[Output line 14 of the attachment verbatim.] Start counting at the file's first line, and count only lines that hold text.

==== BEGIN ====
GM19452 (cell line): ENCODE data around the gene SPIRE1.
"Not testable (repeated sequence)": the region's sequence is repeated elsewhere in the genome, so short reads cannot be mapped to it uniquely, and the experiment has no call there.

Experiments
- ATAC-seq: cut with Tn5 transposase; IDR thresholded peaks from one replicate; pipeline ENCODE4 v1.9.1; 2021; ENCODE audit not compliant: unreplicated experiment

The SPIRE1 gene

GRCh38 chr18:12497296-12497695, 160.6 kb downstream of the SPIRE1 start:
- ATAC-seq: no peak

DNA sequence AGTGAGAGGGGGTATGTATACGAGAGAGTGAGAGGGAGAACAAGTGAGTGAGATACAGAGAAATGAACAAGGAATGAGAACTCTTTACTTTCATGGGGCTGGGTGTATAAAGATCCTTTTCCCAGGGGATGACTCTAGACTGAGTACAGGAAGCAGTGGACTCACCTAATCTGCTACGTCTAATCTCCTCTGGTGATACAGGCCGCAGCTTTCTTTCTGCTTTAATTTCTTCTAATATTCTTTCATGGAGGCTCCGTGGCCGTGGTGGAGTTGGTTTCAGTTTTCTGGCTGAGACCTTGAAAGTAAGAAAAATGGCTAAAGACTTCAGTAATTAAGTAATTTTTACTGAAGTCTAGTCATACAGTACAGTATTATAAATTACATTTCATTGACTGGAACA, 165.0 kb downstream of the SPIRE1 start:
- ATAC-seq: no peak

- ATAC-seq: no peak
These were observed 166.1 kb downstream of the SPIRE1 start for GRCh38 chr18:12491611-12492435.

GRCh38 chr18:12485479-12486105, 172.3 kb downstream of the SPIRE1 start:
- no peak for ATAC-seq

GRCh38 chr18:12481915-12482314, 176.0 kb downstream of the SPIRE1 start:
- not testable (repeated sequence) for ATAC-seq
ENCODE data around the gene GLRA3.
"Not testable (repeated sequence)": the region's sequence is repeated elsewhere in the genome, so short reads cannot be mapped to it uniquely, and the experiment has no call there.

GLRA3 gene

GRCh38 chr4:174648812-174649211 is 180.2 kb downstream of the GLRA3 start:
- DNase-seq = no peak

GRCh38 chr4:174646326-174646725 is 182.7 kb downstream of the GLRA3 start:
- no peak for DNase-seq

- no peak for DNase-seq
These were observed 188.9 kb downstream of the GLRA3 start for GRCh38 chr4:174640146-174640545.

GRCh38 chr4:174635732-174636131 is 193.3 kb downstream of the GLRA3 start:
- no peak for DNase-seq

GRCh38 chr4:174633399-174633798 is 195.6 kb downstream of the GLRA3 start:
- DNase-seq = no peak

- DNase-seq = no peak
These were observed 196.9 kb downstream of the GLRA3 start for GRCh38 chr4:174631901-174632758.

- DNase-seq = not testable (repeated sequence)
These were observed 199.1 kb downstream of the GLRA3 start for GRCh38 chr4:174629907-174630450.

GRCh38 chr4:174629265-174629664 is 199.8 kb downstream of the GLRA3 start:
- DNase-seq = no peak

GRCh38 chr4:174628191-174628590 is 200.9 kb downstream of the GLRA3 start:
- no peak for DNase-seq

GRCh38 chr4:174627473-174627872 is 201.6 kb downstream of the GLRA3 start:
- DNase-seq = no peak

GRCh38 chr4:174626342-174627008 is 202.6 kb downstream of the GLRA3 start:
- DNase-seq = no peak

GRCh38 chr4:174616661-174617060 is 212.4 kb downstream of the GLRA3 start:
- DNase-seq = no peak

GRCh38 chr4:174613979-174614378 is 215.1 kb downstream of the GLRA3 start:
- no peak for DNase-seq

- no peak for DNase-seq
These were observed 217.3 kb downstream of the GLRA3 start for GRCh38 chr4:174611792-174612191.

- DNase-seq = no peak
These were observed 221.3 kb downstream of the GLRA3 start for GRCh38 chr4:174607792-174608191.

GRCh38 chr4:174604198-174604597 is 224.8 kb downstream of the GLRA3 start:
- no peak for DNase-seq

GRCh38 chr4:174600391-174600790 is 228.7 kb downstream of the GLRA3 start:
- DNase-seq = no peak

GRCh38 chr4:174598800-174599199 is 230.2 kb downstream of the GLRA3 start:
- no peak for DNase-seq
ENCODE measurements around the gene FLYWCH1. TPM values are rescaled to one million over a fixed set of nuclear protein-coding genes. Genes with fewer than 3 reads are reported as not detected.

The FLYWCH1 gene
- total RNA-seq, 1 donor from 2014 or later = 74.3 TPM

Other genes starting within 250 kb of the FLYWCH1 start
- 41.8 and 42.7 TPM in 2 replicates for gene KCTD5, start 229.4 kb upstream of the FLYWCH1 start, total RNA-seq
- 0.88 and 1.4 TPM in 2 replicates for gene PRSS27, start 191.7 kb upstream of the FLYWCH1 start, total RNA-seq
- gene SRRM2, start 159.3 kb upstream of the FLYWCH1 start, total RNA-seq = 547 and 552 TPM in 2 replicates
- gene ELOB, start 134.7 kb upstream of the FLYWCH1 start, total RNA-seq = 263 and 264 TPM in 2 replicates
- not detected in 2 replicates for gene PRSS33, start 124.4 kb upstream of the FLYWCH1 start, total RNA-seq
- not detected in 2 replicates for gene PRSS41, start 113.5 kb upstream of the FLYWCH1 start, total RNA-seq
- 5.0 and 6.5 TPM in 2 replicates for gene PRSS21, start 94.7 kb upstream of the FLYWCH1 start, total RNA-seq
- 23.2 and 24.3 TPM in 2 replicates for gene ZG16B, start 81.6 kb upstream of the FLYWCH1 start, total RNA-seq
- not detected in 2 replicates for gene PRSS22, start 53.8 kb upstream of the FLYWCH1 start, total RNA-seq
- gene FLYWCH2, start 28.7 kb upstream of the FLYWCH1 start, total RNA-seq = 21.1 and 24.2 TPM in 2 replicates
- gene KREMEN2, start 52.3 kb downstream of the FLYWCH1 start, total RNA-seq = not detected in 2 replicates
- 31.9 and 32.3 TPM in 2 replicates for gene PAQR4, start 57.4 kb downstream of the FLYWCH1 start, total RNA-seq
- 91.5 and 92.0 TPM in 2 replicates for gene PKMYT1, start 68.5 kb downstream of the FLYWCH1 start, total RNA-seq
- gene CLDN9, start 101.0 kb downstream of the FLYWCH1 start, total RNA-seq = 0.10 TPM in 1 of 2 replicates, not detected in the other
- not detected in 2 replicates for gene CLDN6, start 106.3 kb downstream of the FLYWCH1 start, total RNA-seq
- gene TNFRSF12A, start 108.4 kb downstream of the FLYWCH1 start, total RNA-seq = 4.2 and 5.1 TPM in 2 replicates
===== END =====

GRCh38 chr18:12481915-12482314, 176.0 kb downstream of the SPIRE1 start: